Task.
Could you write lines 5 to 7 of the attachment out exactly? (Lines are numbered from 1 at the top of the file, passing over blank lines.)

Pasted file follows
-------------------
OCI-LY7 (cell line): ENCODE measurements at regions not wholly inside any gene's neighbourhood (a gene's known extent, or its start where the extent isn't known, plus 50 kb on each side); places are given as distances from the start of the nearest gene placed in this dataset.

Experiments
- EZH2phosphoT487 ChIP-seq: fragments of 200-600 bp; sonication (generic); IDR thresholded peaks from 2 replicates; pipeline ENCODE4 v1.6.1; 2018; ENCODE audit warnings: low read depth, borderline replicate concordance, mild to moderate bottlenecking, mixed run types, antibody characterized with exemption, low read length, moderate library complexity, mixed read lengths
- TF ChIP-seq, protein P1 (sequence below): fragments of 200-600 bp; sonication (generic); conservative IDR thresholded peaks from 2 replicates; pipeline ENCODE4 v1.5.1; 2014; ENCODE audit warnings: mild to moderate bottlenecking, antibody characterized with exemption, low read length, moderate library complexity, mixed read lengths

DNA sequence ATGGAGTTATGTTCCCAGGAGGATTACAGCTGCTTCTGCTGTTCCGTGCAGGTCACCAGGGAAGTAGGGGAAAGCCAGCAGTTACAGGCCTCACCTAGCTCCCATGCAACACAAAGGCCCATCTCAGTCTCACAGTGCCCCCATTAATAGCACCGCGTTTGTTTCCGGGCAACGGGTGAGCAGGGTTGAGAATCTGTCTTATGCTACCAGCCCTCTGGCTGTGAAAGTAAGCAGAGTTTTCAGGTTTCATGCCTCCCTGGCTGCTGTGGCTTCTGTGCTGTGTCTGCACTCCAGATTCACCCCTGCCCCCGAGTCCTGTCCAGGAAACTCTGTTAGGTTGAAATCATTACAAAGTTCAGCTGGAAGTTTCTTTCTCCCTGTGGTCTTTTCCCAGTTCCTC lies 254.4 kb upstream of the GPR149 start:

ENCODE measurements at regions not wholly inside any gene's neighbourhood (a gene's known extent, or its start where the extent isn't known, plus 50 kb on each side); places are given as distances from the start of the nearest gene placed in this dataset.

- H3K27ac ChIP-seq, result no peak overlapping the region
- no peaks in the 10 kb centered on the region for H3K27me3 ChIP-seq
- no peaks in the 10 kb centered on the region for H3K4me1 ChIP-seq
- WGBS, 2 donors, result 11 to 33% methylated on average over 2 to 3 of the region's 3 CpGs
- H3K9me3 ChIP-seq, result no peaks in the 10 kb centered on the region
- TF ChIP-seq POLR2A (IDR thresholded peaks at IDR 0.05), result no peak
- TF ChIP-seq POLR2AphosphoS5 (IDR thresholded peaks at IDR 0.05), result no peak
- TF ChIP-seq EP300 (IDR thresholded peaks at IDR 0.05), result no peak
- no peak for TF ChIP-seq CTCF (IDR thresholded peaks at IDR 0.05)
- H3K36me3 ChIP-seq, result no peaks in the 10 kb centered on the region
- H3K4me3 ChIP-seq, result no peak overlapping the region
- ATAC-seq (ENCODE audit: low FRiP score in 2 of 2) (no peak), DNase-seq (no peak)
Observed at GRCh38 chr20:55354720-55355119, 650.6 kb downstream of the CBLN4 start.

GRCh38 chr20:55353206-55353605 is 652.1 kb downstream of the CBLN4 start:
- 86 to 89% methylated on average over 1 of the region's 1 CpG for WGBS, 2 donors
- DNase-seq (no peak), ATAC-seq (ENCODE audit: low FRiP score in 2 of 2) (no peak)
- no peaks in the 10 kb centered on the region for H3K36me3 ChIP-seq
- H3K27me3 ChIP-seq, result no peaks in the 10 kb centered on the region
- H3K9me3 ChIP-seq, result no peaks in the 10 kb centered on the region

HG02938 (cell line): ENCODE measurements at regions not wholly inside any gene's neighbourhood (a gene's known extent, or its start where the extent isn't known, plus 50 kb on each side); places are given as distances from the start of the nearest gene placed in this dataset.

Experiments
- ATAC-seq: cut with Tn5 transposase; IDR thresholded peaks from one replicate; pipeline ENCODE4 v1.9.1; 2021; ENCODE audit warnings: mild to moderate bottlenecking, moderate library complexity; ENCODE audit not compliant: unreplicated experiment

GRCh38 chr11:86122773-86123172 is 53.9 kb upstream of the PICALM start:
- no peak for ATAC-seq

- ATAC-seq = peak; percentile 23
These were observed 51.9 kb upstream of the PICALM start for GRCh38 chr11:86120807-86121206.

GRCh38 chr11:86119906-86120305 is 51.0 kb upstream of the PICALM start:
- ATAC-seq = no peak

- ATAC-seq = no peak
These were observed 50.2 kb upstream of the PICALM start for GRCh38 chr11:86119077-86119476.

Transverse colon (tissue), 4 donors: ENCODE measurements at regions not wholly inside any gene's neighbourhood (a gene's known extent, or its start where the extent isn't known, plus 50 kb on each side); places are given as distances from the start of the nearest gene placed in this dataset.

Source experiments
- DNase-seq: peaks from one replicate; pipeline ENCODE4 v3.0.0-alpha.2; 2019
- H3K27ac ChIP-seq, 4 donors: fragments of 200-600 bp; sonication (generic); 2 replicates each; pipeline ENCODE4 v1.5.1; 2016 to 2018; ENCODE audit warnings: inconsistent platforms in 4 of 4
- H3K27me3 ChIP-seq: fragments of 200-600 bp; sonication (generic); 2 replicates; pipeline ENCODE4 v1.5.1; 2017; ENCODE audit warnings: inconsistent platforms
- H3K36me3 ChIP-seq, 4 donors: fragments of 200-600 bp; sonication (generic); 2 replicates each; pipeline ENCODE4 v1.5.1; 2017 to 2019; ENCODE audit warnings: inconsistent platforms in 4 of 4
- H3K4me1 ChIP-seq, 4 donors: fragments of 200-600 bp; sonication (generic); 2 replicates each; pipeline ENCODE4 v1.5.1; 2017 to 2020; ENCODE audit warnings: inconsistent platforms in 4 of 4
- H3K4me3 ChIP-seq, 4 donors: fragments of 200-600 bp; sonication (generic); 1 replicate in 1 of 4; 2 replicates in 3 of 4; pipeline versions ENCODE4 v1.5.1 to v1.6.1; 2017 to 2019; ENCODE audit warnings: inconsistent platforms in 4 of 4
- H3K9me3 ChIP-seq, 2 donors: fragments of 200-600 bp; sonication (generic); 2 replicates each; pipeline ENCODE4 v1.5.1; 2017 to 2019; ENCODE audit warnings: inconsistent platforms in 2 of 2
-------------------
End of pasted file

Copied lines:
DNA sequence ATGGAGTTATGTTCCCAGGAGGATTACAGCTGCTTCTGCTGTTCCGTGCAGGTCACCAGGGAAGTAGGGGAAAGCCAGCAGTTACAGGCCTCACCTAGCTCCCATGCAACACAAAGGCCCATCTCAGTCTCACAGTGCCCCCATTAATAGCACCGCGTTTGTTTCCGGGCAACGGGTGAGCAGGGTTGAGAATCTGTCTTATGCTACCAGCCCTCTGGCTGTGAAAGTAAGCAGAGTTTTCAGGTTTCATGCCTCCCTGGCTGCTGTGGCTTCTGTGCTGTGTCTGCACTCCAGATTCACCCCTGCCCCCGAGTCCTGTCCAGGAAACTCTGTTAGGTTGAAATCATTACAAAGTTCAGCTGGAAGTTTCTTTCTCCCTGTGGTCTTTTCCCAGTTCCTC lies 254.4 kb upstream of the GPR149 start:

ENCODE measurements at regions not wholly inside any gene's neighbourhood (a gene's known extent, or its start where the extent isn't known, plus 50 kb on each side); places are given as distances from the start of the nearest gene placed in this dataset.

- H3K27ac ChIP-seq, result no peak overlapping the region